Since Saturday we’ve been entranced by the spectacle of large numbers of whooper swans coming and going from the loch at the bottom of our croft. We’re almost certainly the last stop on their long flight to Iceland, where they’ll find a good shallow lake, build up a nest, and breed from April to June. On Saturday morning about a hundred or so turned up, in a perfect V-formation; since then a few have left each day and early each morning another dozen or so fly in from the south. They don’t seem to mind us taking a walk along the lochside to see them, even when the dogs paddle into the shallows to try to understand what they are and why they make such a strange hooting noise.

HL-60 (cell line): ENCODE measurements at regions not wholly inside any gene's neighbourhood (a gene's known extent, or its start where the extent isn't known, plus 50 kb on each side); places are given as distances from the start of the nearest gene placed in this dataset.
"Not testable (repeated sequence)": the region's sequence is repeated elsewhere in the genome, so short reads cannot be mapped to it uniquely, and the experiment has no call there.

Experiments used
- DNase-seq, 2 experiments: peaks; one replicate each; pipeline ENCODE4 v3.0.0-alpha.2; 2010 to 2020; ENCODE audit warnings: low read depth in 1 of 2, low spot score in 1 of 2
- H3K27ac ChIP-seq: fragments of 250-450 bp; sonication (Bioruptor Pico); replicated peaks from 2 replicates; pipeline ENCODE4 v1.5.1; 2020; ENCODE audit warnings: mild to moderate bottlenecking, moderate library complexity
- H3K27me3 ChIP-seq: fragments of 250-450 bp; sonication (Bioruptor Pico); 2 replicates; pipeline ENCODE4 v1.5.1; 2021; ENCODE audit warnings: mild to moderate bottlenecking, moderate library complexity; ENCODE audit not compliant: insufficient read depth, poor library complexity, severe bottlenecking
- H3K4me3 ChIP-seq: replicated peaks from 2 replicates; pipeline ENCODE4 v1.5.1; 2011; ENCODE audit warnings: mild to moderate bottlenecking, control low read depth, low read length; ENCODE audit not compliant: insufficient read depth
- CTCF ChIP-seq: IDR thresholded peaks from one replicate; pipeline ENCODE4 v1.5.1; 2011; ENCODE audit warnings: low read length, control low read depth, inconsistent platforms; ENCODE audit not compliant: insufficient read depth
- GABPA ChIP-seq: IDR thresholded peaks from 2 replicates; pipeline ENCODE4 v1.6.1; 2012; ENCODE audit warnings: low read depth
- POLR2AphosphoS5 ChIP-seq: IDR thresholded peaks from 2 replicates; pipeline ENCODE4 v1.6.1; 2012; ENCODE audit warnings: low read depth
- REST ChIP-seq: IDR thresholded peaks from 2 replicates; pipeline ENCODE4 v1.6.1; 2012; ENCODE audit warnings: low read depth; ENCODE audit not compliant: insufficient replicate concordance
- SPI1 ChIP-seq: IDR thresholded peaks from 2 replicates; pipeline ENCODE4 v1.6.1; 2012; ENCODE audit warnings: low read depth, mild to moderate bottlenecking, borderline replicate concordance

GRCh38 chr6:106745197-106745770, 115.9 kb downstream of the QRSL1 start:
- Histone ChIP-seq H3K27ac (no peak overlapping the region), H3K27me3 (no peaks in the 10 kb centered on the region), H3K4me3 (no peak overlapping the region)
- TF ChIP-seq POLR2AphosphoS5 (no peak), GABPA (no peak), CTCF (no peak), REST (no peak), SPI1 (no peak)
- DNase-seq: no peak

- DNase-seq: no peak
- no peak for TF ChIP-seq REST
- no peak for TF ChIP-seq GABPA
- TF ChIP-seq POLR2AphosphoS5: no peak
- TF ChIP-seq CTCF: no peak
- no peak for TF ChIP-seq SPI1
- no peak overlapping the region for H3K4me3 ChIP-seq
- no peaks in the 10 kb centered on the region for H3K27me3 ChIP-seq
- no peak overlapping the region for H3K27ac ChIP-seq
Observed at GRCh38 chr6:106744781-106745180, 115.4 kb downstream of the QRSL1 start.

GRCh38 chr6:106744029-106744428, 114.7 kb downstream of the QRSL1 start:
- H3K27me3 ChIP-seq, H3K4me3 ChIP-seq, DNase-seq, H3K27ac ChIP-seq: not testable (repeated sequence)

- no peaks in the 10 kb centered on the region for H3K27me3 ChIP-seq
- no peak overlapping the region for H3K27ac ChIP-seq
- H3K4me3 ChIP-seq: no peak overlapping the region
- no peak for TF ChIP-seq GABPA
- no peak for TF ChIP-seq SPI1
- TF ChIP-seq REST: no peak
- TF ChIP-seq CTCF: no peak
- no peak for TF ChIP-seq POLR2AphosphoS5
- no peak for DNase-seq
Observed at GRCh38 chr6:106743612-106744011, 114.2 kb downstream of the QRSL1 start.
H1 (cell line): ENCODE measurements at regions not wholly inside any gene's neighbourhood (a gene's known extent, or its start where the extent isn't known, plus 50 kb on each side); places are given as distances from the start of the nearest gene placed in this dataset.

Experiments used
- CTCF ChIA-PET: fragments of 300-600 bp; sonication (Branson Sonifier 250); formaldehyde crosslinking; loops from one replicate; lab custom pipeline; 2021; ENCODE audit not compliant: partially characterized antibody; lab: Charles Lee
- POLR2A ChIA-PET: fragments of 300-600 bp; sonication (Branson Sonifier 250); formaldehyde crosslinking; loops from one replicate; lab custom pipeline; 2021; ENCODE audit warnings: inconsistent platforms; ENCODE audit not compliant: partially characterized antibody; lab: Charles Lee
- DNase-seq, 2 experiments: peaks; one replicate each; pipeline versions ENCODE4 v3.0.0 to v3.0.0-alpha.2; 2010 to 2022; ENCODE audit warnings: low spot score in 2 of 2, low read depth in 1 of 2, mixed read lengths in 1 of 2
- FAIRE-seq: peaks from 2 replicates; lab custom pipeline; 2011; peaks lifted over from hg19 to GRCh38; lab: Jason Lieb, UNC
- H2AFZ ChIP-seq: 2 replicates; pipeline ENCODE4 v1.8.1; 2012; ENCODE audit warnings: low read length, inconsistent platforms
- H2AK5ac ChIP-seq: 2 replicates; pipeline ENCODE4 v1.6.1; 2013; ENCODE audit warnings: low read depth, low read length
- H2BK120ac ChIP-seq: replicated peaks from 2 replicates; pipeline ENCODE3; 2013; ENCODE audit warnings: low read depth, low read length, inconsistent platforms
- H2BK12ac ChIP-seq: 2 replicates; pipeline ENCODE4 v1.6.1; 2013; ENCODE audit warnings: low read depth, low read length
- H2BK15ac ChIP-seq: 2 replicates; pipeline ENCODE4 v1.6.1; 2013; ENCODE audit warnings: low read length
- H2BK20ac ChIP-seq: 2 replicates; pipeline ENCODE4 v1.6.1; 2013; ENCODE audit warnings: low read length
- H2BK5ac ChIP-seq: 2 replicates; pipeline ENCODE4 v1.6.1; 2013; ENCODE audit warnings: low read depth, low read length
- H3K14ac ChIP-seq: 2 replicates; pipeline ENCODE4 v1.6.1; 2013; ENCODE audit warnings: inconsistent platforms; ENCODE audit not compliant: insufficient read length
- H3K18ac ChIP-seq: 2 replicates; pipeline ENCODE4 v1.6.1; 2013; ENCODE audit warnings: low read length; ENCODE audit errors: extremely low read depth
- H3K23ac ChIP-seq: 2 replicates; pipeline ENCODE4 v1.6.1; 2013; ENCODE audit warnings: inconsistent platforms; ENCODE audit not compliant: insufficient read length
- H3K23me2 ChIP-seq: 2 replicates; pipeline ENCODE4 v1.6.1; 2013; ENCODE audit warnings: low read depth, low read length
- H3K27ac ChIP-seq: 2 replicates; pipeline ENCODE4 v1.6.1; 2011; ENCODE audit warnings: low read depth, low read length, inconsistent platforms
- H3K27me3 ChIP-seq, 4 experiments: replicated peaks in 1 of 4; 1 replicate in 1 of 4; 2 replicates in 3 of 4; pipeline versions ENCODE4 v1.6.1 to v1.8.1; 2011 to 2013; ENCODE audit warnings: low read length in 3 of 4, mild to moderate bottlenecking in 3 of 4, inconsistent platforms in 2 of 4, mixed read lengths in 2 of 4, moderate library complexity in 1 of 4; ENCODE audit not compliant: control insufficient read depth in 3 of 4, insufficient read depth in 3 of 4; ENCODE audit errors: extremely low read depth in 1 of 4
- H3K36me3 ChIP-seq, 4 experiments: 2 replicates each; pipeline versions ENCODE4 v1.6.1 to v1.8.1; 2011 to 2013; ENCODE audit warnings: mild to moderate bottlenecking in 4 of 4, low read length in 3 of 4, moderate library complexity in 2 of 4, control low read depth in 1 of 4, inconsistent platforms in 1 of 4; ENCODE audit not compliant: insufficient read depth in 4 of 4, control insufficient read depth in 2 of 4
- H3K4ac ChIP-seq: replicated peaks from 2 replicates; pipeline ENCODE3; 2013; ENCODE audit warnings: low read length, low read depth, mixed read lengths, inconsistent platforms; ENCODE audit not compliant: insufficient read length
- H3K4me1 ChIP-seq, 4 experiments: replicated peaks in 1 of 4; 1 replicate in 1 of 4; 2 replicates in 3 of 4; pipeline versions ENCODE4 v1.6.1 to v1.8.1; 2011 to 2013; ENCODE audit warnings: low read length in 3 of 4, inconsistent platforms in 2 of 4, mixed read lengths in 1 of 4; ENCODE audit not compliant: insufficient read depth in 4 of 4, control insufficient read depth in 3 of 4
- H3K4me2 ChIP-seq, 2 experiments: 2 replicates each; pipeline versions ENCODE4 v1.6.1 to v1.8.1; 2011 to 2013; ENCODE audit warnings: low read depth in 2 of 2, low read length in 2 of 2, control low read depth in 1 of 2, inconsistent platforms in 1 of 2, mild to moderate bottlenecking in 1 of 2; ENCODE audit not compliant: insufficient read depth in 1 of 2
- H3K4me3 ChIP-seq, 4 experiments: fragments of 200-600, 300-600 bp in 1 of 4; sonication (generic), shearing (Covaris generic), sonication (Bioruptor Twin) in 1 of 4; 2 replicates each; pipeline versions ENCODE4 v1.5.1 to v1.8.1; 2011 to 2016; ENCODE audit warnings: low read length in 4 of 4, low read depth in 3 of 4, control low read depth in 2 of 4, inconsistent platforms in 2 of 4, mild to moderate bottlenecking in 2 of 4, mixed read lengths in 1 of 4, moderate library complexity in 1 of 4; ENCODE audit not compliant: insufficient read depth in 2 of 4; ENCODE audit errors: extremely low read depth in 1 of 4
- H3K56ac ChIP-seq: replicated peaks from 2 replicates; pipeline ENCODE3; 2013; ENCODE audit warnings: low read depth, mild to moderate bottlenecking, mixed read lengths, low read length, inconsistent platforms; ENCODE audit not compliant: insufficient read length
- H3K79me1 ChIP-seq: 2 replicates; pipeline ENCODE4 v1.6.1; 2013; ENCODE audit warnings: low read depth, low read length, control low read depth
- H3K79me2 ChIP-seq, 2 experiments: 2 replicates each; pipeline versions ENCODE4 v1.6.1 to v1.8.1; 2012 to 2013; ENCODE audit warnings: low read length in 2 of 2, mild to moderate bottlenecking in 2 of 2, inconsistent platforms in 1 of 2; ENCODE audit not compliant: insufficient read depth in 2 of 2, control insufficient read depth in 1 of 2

In Celtic mythology swans are shapeshifters, in stories turning often into women or goddesses – and like other birds, especially ravens, they have a strong association with the Otherworld. Whatever you might think of when you see a swan, there’s little that’s more otherworldly than poking your head out of the door in a misty early morning and hearing the soft, eerie trumpeting of several dozen swans on a long low body of water.